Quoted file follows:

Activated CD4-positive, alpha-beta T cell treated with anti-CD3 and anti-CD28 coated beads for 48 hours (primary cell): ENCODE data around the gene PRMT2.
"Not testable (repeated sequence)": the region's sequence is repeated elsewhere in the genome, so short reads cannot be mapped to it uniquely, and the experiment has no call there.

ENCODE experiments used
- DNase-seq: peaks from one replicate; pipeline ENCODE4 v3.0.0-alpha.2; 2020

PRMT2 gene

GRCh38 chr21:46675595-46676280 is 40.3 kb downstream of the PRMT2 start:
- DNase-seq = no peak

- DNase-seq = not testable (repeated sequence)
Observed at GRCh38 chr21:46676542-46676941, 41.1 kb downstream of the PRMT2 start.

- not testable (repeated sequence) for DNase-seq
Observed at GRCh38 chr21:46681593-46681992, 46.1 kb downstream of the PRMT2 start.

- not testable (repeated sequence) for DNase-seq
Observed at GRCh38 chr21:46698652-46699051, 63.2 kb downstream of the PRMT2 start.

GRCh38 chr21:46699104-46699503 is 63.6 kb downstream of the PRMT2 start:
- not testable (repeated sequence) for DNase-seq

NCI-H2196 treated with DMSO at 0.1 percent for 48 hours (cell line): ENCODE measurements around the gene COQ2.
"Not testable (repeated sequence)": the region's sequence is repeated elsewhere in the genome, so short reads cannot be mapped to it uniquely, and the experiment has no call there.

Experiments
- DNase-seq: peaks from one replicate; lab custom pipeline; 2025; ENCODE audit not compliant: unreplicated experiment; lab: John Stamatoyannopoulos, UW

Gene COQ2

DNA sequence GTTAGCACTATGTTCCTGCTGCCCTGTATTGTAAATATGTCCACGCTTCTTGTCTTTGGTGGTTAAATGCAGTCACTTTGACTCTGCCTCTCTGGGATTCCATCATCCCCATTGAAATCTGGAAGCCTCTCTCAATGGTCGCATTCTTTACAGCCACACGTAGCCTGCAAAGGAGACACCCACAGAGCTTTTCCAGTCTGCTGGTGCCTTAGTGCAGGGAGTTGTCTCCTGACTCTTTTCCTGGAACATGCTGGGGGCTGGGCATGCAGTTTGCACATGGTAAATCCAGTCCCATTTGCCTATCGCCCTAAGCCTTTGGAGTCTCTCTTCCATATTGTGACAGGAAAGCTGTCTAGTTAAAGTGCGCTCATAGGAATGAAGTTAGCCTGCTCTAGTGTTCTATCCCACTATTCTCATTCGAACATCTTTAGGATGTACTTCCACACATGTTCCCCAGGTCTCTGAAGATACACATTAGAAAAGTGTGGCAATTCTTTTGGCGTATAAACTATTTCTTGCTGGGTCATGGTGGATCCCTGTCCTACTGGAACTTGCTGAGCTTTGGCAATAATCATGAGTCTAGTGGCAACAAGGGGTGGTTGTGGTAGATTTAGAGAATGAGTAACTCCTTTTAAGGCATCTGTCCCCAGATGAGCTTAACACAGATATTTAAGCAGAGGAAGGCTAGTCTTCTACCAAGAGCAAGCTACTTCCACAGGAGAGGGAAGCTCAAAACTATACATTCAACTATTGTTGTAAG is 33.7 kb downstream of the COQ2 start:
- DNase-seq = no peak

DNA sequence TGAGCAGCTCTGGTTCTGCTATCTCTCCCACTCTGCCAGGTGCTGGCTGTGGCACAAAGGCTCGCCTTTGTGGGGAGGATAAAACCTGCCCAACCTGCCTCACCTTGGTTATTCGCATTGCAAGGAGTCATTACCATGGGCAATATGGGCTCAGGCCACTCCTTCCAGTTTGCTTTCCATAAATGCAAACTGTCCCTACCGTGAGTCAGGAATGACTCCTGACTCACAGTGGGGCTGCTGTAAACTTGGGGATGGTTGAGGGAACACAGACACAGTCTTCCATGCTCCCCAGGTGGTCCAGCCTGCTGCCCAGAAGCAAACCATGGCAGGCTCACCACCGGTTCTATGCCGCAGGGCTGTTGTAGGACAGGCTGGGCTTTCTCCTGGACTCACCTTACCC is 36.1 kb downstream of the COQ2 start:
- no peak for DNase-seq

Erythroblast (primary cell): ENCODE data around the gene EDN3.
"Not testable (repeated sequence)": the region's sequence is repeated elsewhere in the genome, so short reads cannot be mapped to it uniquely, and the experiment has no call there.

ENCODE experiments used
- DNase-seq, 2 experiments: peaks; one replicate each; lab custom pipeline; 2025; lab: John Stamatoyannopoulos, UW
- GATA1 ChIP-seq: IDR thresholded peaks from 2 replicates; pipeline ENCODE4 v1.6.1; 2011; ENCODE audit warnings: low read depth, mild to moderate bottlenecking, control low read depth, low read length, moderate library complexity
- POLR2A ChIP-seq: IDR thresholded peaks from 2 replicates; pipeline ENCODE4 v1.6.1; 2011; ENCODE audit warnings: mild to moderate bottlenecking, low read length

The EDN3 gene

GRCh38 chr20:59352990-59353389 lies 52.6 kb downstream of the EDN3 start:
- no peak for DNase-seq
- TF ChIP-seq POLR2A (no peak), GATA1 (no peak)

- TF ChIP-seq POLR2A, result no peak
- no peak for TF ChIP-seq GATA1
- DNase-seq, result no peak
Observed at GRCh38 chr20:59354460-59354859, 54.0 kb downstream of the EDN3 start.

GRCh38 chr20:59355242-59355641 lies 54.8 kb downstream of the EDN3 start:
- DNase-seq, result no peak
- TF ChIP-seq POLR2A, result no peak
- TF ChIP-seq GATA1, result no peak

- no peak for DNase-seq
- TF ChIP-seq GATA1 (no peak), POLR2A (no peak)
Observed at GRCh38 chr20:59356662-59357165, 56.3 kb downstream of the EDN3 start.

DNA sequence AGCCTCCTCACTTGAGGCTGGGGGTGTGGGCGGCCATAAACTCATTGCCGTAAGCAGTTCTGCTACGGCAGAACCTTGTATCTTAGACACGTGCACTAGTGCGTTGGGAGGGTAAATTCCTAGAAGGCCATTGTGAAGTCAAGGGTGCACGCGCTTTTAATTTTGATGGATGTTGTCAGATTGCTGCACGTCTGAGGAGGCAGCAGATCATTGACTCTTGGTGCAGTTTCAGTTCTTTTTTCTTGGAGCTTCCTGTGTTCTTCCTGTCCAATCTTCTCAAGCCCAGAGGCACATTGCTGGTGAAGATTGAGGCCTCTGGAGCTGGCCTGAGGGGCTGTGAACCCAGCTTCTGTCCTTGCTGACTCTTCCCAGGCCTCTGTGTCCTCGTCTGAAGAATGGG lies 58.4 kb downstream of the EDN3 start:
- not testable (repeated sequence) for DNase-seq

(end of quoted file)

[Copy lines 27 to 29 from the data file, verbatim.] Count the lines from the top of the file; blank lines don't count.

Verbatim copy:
ENCODE experiments used
- DNase-seq, 2 experiments: peaks; one replicate each; lab custom pipeline; 2025; lab: John Stamatoyannopoulos, UW
- GATA1 ChIP-seq: IDR thresholded peaks from 2 replicates; pipeline ENCODE4 v1.6.1; 2011; ENCODE audit warnings: low read depth, mild to moderate bottlenecking, control low read depth, low read length, moderate library complexity